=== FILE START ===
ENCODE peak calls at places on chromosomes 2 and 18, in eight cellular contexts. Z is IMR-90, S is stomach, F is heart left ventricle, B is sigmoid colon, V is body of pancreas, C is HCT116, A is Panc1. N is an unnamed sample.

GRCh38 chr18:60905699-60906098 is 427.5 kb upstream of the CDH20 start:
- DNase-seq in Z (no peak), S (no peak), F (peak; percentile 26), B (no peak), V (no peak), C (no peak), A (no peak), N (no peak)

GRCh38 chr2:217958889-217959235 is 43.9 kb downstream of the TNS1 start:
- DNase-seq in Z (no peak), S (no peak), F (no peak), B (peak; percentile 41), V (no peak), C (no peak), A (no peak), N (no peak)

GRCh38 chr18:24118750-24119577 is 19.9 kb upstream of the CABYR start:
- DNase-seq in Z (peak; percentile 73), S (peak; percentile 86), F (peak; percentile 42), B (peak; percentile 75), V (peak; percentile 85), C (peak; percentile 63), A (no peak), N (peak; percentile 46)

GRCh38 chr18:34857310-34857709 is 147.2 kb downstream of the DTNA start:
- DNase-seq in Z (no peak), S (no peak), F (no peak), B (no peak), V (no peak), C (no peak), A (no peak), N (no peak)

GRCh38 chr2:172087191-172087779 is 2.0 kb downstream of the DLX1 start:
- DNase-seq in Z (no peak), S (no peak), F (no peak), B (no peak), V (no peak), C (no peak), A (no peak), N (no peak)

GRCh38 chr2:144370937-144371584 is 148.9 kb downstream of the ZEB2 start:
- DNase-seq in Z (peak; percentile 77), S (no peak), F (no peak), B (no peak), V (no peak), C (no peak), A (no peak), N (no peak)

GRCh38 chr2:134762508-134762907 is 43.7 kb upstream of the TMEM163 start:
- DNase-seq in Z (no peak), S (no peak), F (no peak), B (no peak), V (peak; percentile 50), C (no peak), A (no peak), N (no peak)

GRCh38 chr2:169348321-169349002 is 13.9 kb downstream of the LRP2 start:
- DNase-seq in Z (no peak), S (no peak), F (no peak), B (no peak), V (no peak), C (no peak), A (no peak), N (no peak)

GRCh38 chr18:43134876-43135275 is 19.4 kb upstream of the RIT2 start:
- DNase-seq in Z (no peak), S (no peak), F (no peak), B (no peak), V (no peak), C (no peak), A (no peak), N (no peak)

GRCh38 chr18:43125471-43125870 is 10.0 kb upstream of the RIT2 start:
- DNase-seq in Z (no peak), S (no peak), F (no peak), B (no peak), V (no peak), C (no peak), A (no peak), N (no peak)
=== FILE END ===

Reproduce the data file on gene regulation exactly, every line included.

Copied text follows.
ENCODE peak calls at places on chromosomes 2 and 18, in eight cellular contexts. Z is IMR-90, S is stomach, F is heart left ventricle, B is sigmoid colon, V is body of pancreas, C is HCT116, A is Panc1. N is an unnamed sample.

GRCh38 chr18:60905699-60906098 is 427.5 kb upstream of the CDH20 start:
- DNase-seq in Z (no peak), S (no peak), F (peak; percentile 26), B (no peak), V (no peak), C (no peak), A (no peak), N (no peak)

GRCh38 chr2:217958889-217959235 is 43.9 kb downstream of the TNS1 start:
- DNase-seq in Z (no peak), S (no peak), F (no peak), B (peak; percentile 41), V (no peak), C (no peak), A (no peak), N (no peak)

GRCh38 chr18:24118750-24119577 is 19.9 kb upstream of the CABYR start:
- DNase-seq in Z (peak; percentile 73), S (peak; percentile 86), F (peak; percentile 42), B (peak; percentile 75), V (peak; percentile 85), C (peak; percentile 63), A (no peak), N (peak; percentile 46)

GRCh38 chr18:34857310-34857709 is 147.2 kb downstream of the DTNA start:
- DNase-seq in Z (no peak), S (no peak), F (no peak), B (no peak), V (no peak), C (no peak), A (no peak), N (no peak)

GRCh38 chr2:172087191-172087779 is 2.0 kb downstream of the DLX1 start:
- DNase-seq in Z (no peak), S (no peak), F (no peak), B (no peak), V (no peak), C (no peak), A (no peak), N (no peak)

GRCh38 chr2:144370937-144371584 is 148.9 kb downstream of the ZEB2 start:
- DNase-seq in Z (peak; percentile 77), S (no peak), F (no peak), B (no peak), V (no peak), C (no peak), A (no peak), N (no peak)

GRCh38 chr2:134762508-134762907 is 43.7 kb upstream of the TMEM163 start:
- DNase-seq in Z (no peak), S (no peak), F (no peak), B (no peak), V (peak; percentile 50), C (no peak), A (no peak), N (no peak)

GRCh38 chr2:169348321-169349002 is 13.9 kb downstream of the LRP2 start:
- DNase-seq in Z (no peak), S (no peak), F (no peak), B (no peak), V (no peak), C (no peak), A (no peak), N (no peak)

GRCh38 chr18:43134876-43135275 is 19.4 kb upstream of the RIT2 start:
- DNase-seq in Z (no peak), S (no peak), F (no peak), B (no peak), V (no peak), C (no peak), A (no peak), N (no peak)

GRCh38 chr18:43125471-43125870 is 10.0 kb upstream of the RIT2 start:
- DNase-seq in Z (no peak), S (no peak), F (no peak), B (no peak), V (no peak), C (no peak), A (no peak), N (no peak)